It's been 4+ years since my last post. Wondering if anyone is still out there... If so, watch this fantastic video from TED.
Recently in technology Category
A few days ago Swarovski announced a high-tech chandelier that accepts SMS messages from your cell phone and displays them on "crystal strands like a luxurious ticker tape".
VP Nadja Swarovski compares the collaboration on this project to the relationships her grandfather once had with fashion designers like Christian Dior and Coco Chanel. "They would ask for a coating that would make material shine like the Northern Lights and back he went to Austria and created it." More recently, the family's crystals showed up in one of Alexander McQueen's collections.
But despite these references to the fashion world, there was no mention in the press release of adapting the chandelier technology for clothing. I have to believe this isn't for a lack of thinking about it... I can only imagine how gorgeous, intriguing and fun this would be on a couture gown.
I arrived in New York last night for ISWC. When I walked into my hotel room, I was confronted with a loud, high-pitched hum -- one that really would have kept me up all night. I was able to move to another room where the noise has a lower pitch and is slightly quieter, but it's still there.
Turns out the hum is residual noise from the parking garages and two large shopping malls that surround the hotel. If the electricity from these facilities creates noise that disturbs me on a conscious level, I wonder what the sub-conscious and cellular effects are... As someone who wants to put electronics all over the body, this really disturbs me.
I've checked the conference program, and no one is discussing the health considerations of wearable electronic or wireless devices. This disturbs me even more.
A few years ago Elise Co from the MIT Media Lab was working on a luminescent raincoat. It had panels that would light up when they got wet, mirroring the pattern of the raindrops.
Interactive rain gear has since made it out of academia and onto the runway. The June 2003 issue of Wired featured a transparent raincoat from Prada that becomes opaque when it gets wet from rain or perspiration. Miuccia Prada says, "Every piece of clothing shapes your body but also the space around you, the emptiness around you. This raincoat, from our 2002 winter collection, plays off that divide. ... It changes the relationship between what's inside and outside."
I'm not crazy about the perspiration thing, but I really like the idea of clothing responding to environmental factors like rain in a whimsical way.
Several people have sent me links to or about the recent BBC article covering the Eurowearable 03 conference. Roland Piquepaille pulls out snippets from the original article for those who don't feel like reading the whole thing.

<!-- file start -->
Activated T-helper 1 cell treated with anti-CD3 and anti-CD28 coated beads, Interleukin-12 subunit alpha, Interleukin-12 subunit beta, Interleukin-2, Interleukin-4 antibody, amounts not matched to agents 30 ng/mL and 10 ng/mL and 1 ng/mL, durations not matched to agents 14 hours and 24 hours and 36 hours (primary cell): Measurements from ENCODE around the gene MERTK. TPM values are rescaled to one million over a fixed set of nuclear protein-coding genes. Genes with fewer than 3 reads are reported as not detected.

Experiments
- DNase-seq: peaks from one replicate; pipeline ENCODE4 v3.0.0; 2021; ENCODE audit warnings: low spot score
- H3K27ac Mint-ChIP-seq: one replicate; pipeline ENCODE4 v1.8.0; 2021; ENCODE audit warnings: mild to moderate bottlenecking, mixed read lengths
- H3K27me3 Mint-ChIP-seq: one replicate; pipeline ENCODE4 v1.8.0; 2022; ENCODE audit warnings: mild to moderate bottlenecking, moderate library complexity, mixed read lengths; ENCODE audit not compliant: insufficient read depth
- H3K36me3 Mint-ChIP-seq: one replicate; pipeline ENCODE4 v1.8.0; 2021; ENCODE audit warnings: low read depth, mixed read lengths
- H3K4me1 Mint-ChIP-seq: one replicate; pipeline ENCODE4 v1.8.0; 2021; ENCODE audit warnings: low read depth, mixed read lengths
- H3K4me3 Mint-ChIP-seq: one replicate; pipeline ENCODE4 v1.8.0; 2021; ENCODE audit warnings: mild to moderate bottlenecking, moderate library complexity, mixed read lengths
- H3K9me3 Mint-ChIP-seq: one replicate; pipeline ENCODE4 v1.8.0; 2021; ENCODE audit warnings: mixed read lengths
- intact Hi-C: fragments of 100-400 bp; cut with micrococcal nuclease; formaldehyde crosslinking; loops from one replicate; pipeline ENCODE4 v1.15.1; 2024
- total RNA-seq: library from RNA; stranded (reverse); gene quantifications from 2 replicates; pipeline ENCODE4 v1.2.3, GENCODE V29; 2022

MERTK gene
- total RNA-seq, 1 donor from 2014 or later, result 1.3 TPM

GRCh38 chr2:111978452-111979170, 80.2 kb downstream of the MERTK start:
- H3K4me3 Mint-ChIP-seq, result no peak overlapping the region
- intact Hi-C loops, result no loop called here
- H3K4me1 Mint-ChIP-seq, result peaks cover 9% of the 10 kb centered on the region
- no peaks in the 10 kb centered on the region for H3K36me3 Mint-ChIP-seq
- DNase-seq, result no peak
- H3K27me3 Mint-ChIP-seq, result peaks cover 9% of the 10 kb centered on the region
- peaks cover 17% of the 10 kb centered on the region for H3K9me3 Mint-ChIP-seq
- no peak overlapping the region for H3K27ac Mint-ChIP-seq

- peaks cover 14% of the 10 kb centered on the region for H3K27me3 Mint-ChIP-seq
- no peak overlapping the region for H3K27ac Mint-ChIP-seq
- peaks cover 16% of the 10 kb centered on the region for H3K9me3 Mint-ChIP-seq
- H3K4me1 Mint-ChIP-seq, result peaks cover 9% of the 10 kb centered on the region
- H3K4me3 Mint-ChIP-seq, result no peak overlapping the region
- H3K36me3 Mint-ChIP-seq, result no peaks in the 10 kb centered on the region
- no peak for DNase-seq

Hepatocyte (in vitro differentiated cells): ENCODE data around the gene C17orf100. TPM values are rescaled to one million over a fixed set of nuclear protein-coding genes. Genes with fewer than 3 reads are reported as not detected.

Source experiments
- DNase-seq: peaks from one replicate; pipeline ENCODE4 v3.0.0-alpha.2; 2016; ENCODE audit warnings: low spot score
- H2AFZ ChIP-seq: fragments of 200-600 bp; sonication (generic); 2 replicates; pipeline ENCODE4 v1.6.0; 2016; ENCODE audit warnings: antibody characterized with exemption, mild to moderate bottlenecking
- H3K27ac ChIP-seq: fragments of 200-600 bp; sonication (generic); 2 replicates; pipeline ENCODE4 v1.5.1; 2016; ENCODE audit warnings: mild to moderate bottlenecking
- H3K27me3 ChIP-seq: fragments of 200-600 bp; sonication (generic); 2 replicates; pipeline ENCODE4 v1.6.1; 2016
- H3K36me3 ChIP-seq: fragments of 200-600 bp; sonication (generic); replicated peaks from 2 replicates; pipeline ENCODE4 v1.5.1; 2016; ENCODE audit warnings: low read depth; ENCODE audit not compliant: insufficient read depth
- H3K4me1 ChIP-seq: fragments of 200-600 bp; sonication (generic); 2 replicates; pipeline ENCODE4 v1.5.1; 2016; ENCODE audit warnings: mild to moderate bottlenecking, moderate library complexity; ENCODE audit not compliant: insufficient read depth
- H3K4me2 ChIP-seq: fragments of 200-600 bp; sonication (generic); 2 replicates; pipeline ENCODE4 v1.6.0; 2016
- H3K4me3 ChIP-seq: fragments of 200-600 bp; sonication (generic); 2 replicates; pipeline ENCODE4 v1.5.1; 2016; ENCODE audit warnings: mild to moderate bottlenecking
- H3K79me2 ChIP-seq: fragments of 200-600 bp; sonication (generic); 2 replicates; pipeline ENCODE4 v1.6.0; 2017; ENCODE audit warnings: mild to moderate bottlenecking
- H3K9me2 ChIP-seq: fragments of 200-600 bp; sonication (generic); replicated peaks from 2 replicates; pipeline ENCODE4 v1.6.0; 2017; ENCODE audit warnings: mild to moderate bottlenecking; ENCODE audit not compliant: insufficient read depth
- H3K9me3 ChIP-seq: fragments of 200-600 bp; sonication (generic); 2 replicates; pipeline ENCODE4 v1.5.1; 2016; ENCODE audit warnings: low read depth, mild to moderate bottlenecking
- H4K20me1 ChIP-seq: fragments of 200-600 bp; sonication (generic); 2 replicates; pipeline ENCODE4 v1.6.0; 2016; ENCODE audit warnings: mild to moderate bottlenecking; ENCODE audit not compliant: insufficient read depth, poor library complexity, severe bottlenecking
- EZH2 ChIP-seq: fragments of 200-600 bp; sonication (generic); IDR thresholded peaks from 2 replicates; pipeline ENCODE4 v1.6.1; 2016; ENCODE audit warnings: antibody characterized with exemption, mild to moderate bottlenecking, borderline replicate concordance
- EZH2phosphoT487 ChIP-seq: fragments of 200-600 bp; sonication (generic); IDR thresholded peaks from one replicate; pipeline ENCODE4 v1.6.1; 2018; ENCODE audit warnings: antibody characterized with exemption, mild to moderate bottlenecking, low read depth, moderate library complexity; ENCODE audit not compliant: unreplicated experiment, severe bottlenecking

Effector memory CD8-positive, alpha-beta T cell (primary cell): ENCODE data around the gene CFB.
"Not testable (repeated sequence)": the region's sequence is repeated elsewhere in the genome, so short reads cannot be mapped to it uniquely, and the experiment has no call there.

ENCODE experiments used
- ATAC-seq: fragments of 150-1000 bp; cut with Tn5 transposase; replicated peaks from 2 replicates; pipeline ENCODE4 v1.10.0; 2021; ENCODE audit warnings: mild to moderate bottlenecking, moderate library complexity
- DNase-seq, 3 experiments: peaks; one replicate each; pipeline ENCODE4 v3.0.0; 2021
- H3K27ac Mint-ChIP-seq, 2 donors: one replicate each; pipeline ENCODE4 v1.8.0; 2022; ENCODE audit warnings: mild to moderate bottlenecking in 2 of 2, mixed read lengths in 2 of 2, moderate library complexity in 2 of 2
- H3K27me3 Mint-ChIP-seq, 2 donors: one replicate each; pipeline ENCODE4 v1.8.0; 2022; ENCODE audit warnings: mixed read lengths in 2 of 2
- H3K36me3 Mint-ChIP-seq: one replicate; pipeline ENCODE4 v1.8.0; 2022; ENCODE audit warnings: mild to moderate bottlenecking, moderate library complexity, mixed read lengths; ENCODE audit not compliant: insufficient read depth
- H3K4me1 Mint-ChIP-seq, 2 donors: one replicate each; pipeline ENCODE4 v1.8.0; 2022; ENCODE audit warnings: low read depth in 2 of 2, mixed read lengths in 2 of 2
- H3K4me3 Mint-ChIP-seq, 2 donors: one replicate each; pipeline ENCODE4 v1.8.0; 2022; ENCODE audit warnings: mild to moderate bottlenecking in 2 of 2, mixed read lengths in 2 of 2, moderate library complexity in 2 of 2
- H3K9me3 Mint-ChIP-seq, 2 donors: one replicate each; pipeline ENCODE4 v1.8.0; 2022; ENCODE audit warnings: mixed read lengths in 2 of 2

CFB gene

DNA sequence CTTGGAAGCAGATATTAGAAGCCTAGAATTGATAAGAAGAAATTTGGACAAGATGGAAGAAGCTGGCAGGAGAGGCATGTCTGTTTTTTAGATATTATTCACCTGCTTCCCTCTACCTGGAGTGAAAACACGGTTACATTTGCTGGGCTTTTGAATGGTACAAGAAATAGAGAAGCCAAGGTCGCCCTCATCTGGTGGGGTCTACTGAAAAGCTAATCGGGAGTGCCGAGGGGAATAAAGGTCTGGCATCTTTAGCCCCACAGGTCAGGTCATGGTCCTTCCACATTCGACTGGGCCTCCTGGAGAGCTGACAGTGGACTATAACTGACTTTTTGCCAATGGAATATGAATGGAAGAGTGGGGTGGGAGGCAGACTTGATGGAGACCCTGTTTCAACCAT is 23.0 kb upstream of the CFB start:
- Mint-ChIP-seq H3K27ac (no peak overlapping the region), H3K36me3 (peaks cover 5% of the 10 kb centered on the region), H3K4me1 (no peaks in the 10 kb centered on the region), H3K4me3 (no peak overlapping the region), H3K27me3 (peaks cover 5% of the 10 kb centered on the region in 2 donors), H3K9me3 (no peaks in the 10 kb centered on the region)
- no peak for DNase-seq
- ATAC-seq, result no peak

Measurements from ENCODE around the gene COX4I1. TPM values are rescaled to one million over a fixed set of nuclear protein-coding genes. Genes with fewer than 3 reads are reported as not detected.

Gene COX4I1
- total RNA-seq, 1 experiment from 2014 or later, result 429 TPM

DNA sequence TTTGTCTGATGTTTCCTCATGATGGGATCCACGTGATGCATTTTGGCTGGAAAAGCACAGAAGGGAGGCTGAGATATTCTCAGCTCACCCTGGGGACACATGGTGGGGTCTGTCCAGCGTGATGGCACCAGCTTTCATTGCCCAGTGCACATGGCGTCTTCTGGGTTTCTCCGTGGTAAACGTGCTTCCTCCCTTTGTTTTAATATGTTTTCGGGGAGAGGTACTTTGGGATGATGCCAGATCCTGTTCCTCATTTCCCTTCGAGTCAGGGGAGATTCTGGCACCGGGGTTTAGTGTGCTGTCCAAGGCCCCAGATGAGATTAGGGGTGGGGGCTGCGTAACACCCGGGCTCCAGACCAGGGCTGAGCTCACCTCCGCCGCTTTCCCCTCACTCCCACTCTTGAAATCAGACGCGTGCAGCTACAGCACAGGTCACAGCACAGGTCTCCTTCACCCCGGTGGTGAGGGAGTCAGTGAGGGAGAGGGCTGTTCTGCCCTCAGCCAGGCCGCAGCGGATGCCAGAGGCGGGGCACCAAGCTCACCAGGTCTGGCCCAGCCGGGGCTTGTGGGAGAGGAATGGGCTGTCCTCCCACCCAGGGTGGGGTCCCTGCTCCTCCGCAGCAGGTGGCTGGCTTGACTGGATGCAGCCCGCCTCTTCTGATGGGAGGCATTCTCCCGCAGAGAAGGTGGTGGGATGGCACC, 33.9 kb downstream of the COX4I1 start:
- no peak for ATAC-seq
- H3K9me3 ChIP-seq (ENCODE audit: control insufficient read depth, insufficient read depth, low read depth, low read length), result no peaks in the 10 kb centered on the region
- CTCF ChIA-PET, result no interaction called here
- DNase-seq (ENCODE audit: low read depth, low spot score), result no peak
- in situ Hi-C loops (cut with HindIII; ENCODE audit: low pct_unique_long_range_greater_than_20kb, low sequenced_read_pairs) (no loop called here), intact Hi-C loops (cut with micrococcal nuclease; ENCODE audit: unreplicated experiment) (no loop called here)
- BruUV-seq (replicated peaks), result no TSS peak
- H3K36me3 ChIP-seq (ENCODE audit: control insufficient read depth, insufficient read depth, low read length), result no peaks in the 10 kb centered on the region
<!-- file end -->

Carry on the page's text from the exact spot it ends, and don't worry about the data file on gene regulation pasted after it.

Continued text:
A post on gizmodo was dismissive, stating "the biggest reason why wearable computing hasn't taken off is that the clothes are usually ugly." My friend Megan had the same reaction when she looked at the illuminating dress that I mentioned in a previous post. Yes, as excited as I am about this dress, I admit the fabric is not something you long for in an evening dress. Or a sundress. Or any dress really. But the illuminating dress is important because it's an attempt, and an excellent one at that, to bridge the gulf between fashion and engineering.
The BBC article says that "much ... does not make it out of the engineer's lab or off the fashion designer's sketch pad". Clearly this will need to change in order for the field to move forward and I get the feeling that it's already happening. This is actually where I hope to position myself when I graduate next year.
A few months ago Haven suggested to me that studying tattoos might give me some ideas about the future design of wearable computers. Turns out he's not so crazy after all...
In the book Stylemakers: Inside Fashion, the authors talk about David Wolfe, one of Seventh Avenue's foremost fashion forecasters, and his ideas about tattoos. "Based on research from [the MIT experimental clothing laboratory], he predicts a future amalgamation of apparel and technology. 'Tattooing and body piercing are the first steps in this transformation,' he maintains. In less than a century, Wolfe predicts, fashion will be driven more by innovation provided by technology ñ heat-sensitive fabrics, holographic prints, computer-generated designs ñ than by traditional artistry. There will no longer be designers per se ñ only 'technicians,' he prognosticates. The very term 'designer' will seem archaic."
Haven and the fashion maven might just be right...
In 1997 Wired ran an article on a programmable tattoo that could be used as a medical monitor, sensing things like insulin levels.
In a related vein, slashdot recently posted a link to an article about spray on computers. The spray is actually millions of tiny "semiconductor specks" that communicate with each other over wireless. Another medical monitor, the spray would "go on the chest and monitor the performance of the heart." They plan to get this working within four years.
- articles from Haven